Major/MinorBiology, Pschology, Premed
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Class of 2006
Heather Whiting ‘06, a member of the Class of 2012 at medical school at Johns Hopkins University, is convinced her Washington College education prepared her well for a career in medicine.
A biology and psychology major with a concentration in behavioral neuroscience at WC, Heather hopes to go into pediatrics after medical school.
“I have a clerkship at a pediatric office once a week as part of my curriculum, and it’s been very rewarding for me to work with kids,” she said.
Heather has worked in various research and laboratory positions at the Kennedy Krieger Institute in Baltimore, a hospital for children with developmental or physical disabilities.
In the summer after her junior year in college, Heather was a student lab assistant in the neuroscience lab. She found out about the opportunity through her fiancé, Brandon Metcalf ‘06, who was working in a different lab at the time.
“He was getting to use the things he was learning in his undergraduate classes in a lab setting,” said Heather, who wanted a similar experience.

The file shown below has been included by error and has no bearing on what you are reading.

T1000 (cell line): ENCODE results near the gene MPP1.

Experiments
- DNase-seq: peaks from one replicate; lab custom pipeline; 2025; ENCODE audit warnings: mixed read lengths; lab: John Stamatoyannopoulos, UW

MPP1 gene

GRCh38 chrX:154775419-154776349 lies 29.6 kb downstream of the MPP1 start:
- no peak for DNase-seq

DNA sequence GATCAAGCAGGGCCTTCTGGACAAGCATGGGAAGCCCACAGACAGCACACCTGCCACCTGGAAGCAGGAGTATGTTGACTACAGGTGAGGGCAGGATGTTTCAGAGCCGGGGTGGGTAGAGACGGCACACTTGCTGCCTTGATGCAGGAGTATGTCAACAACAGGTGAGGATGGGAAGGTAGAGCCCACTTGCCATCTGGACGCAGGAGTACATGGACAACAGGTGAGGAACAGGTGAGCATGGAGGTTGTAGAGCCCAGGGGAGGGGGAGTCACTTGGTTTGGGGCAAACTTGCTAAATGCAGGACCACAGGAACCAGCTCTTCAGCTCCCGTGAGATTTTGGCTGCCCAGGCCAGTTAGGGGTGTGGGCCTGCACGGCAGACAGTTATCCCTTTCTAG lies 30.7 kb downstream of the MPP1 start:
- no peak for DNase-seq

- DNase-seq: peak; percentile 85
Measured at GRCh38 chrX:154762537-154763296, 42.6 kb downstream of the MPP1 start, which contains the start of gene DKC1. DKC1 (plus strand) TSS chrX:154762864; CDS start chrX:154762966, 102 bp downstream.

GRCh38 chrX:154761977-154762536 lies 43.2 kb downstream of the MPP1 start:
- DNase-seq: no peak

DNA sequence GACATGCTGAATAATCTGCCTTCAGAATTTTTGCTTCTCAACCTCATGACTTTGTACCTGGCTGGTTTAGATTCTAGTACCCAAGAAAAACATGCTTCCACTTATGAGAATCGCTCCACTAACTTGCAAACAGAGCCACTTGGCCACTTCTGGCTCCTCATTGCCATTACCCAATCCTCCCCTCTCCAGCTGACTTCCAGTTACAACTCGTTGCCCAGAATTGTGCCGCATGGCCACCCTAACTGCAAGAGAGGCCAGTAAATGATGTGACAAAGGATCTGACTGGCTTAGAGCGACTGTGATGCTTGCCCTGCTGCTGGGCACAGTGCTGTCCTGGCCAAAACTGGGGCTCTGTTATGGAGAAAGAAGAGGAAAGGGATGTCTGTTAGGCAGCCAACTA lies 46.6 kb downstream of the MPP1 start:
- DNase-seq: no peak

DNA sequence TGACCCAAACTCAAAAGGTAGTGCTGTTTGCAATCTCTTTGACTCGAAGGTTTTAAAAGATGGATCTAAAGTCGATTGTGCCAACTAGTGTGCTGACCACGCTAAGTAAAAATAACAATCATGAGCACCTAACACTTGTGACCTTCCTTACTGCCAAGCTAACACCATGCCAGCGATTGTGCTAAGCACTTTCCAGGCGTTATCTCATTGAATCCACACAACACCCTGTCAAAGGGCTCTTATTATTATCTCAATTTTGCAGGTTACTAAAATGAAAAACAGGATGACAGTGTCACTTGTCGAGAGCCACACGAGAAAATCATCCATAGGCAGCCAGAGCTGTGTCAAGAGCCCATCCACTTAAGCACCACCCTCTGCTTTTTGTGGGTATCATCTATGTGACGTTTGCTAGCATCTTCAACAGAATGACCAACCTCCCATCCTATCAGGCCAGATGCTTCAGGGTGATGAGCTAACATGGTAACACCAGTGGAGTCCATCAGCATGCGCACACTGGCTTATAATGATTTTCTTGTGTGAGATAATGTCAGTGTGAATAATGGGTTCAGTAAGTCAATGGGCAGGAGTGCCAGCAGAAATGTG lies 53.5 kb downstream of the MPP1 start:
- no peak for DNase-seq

After graduation, Heather worked full-time as a lab tech at Kennedy Krieger; she was part of a team researching ways to prevent brain injuries in babies whose oxygen supply is cut off during delivery.
More recently, she worked there as a clinical research assistant in the International Center for Spinal Cord Injury, examining ways to prevent osteoporosis in patients with spinal cord injury.
Heather felt well prepared for the rigors of medical school after Washington College.
“I think the behavioral neuroscience concentration in psychology has helped a lot because it shows how science-based teachings can be applied clinically,” she said. “I had my neuroscience and neurology block last year and I felt more confident than some of the other students in my class who didn’t have that background.”
The small class sizes and personal attention helped her succeed in upper level science courses.
“They provide a great opportunity to really get to know your professors and the course material, and they make it so much easier to ask questions and get extra help if you need it,” she said.
Though she appreciates having a strong academic base to build upon in graduate school, Heather also values the experiences she had and lessons she learned outside the classroom.
“I was a resident assistant, which taught me how to lead by example and be assertive without being overbearing,” she said.
Heather honed her interpersonal skills as a peer tutor and a member of Best Buddies.
“Every person you meet is going to be different, and you have to be able to approach them each differently in order to give them the best help that you can offer,” she said.
Being involved in various activities on campus, rather than only focusing on her academic workload, was important to Heather.
“If you plan to go to medical school, so much of your time is consumed by it. You need to get involved and develop other interests and hobbies and take classes outside of your major to have a well-balanced and happy life,” she said.